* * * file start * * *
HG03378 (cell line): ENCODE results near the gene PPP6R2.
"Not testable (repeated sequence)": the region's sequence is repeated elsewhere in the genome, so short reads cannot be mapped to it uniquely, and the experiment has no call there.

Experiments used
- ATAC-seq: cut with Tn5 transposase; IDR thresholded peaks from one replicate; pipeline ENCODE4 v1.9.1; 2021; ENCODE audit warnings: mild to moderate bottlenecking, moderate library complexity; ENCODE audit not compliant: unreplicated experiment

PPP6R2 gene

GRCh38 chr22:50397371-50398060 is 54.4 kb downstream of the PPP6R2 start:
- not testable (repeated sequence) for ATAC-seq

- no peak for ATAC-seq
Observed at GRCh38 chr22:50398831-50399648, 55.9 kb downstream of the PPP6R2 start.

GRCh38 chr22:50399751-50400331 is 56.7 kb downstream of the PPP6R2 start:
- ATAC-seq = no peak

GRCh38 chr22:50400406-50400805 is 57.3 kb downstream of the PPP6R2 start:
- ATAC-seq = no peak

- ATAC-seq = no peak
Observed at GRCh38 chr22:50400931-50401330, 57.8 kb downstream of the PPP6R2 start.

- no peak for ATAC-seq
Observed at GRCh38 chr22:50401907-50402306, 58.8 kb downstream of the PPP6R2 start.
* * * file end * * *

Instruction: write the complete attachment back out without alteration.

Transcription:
HG03378 (cell line): ENCODE results near the gene PPP6R2.
"Not testable (repeated sequence)": the region's sequence is repeated elsewhere in the genome, so short reads cannot be mapped to it uniquely, and the experiment has no call there.

Experiments used
- ATAC-seq: cut with Tn5 transposase; IDR thresholded peaks from one replicate; pipeline ENCODE4 v1.9.1; 2021; ENCODE audit warnings: mild to moderate bottlenecking, moderate library complexity; ENCODE audit not compliant: unreplicated experiment

PPP6R2 gene

GRCh38 chr22:50397371-50398060 is 54.4 kb downstream of the PPP6R2 start:
- not testable (repeated sequence) for ATAC-seq

- no peak for ATAC-seq
Observed at GRCh38 chr22:50398831-50399648, 55.9 kb downstream of the PPP6R2 start.

GRCh38 chr22:50399751-50400331 is 56.7 kb downstream of the PPP6R2 start:
- ATAC-seq = no peak

GRCh38 chr22:50400406-50400805 is 57.3 kb downstream of the PPP6R2 start:
- ATAC-seq = no peak

- ATAC-seq = no peak
Observed at GRCh38 chr22:50400931-50401330, 57.8 kb downstream of the PPP6R2 start.

- no peak for ATAC-seq
Observed at GRCh38 chr22:50401907-50402306, 58.8 kb downstream of the PPP6R2 start.